MMDVM Hotspot with ZUMspot Pi

So I’ve entered the relatively new digital modes (for me anyway) of DMR & YSF. This requires either a digital repeater or personal hotspot to access. The popular way to do this is with a software suite called MMDVM and currently there’s two Raspberry Pi images available that take care of having to build everything yourself. The first is PiStar and the other is by KB5RAB

I’m using the Pi-star image as it’s headless (meaning it doesn’t require a keyboard & monitor to run)and uses a webui to configure and uses a read-only file system once everything is loaded, whereas the KB5RAB is a full Raspbian desktop.  As you can see from the pictures I’m using a Raspberry Pi2 and the ZUMSpot Pi and a dual colour OLED.

When portable I have 10000 (mAh) 5v power pack that is about the same size as the case I’m using for the Pi2, so a few rubber bands double looped holds it all together rather nicely! The ZUMSpot Pi hat is the perfect size for fitting the OLED screen inside the case using some double sided foam tape stuck to the HDMI socket and the very top edge of OLED is resting on the CPU heat sink. Initially I was going to attach the I2C ribbon cable to the bottom of the Raspberry Pi, but if I ever want to swap the ZUMSpot out I’d be without the OLED so instead I attached it to the ZUMSpot hat.

 

Finally links to items…

Pi-Star by Andy Taylor

ZUMSpot Pi by Bruce Given

Generic OLED screen

Generic Nextion screen

 

Raspberry Pi SSTV

Here’s an article for using your Raspberry Pi as a SSTV transmitter! (similar to the Raspberry PiFM project)

As mentioned in the article above the source can be downloaded from GitHub

Meadowbank Fire activates Cambridge IMT

I got a phone call at around 17:45 to ask me what I had planned for the evening! I was just a little non committal at first, but after I phoned the contact from the IMT the picture was looking pretty grim so I put aside my reluctance and headed to Cambridge.

image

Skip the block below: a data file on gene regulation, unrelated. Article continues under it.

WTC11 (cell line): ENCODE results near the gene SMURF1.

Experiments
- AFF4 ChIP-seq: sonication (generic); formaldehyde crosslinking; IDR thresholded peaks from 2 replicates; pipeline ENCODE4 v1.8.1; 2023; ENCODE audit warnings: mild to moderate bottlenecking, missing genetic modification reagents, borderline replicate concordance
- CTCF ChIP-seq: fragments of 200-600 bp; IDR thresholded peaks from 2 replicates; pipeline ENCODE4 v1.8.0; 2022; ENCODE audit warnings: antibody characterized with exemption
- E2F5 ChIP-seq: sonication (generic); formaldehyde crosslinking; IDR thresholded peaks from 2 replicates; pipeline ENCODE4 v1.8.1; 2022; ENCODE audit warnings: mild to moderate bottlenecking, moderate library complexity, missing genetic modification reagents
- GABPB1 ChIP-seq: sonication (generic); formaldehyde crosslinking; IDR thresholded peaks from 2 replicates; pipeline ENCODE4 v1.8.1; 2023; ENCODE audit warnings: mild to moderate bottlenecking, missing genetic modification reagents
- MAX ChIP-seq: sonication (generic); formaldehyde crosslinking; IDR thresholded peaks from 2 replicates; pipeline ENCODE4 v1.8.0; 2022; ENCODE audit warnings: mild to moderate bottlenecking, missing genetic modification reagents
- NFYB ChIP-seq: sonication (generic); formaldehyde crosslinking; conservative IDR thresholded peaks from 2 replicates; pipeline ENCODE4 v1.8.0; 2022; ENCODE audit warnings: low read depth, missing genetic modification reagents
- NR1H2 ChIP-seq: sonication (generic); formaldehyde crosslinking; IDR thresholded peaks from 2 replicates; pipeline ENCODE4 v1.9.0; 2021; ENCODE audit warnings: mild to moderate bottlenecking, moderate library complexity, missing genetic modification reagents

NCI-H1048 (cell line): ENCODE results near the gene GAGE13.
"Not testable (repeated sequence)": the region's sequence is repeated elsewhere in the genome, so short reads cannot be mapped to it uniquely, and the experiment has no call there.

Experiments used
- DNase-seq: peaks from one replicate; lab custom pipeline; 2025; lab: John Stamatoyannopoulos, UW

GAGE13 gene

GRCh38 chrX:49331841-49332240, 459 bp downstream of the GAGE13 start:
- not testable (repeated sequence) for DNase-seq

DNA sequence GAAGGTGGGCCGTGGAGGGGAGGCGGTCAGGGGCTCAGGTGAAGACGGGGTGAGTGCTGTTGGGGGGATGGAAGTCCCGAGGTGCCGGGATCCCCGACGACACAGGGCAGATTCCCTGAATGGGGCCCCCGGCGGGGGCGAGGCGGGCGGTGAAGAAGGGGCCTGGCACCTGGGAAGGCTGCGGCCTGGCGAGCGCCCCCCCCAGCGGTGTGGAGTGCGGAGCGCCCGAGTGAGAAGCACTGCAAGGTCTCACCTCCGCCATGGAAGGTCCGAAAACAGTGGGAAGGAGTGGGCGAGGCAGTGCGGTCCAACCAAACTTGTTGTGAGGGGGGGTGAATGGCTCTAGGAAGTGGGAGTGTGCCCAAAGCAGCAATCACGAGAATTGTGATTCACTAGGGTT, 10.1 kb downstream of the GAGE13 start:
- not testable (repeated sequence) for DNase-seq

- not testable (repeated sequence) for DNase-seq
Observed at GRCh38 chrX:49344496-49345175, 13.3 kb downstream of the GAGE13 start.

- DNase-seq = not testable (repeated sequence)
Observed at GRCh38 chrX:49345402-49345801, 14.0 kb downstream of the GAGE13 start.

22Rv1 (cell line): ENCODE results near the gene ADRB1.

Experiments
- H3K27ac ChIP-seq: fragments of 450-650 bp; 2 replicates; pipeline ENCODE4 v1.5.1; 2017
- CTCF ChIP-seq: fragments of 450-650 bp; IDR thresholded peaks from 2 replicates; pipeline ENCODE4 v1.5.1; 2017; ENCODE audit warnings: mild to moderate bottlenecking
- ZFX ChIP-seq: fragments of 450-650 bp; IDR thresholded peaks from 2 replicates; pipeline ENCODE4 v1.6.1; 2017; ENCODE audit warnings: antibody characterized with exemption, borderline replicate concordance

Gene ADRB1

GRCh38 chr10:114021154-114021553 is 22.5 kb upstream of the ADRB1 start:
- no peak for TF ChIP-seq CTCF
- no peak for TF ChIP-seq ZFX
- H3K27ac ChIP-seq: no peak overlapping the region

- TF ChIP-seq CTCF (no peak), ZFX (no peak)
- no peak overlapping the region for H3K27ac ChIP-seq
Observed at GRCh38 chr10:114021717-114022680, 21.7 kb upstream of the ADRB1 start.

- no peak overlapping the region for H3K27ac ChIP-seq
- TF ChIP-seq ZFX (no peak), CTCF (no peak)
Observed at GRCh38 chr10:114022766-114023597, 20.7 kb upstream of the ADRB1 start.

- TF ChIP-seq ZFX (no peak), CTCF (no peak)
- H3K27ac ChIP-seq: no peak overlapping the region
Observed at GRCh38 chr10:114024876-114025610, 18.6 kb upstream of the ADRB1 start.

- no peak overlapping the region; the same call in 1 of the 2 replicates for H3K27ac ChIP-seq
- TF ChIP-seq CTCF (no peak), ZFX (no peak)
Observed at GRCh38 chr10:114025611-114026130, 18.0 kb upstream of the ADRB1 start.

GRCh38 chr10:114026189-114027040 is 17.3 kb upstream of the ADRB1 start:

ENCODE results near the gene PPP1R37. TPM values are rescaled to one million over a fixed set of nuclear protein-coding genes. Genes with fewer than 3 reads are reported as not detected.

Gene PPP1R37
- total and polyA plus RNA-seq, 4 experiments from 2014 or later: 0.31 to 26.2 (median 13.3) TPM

This is the site of the fire…

image

This is the temporary radio room…

The TFS details of this fire can be found at http://fire.tas.gov.au/

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T2TAS First Birthday

Oh I overlooked T2TAS first birthday!

Back in December 2010 I applied to become part of the T2 server network. It’s now just a little over a year since then and for me I believe that it was a good decision to pursue. At the time of applying there was only two T2 servers located in Australia, they being T2AUST & T2SYDNEY. Now just a year on and there’s now 5. This has certainly improved the user experience within AU as this provides some more redundancy to the network.

Status pages can be viewed on…

T2TAS IPv4

T2TAS IPv6

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TinyTrak4 & Bluetooth

I was recently contacted by Byon (the developer of the TinyTrak) asking me if I was a user of APRSdroid. As I have an Android phone (HTC Desire A8183) I certainly do use APRSdroid! so I was asked to test out a serial bluetooth device for use with the TinyTrak4.

Here’s an image is of the TT4BT (the name as appears via Bluetooth) The unit draws power from the TinyTrak4 including voltage pass through so you can supply power for your GPS. For my testing I’m using the Byonics GPS2, the Bluetooth adapter is using the HC-05 module, I’m not going to cover the specifics of this module, but to say that Byon has set it for a serial speed of 19200 baud (factory default is 9600 baud) You won’t be needing to make any adjustments to this module!

The setup within APRSdroid is fairly straight forward, The only thing I altered was the channel number used from no entry (auto detect) to channel 1 although because of only having the one device this wasn’t essential. Included below is a rough pictorial guide on how to set up APRSdroid with Bluetooth.

The settings required for your TinyTrak4 (using firmware 0.67) is to simply set AMODE to KISS and ABAUD to 19200 baud. As you will be using APRSdroid to generate your position you’re not required to have a GPS connected to your TinyTrak4 (as APRSdroid is using your phones internal one!)

You can contact the author of APRSdroid via GitHub or on the IRC channel #aprsdroid on the FreeNode network.

Further details on the TinyTrak4 you can contact Byon on the following link

 I’ve purposely kept this brief as there are other resources that cover the specifics of these two devices from their respective developers, I didn’t see the need to recreate their content! 😉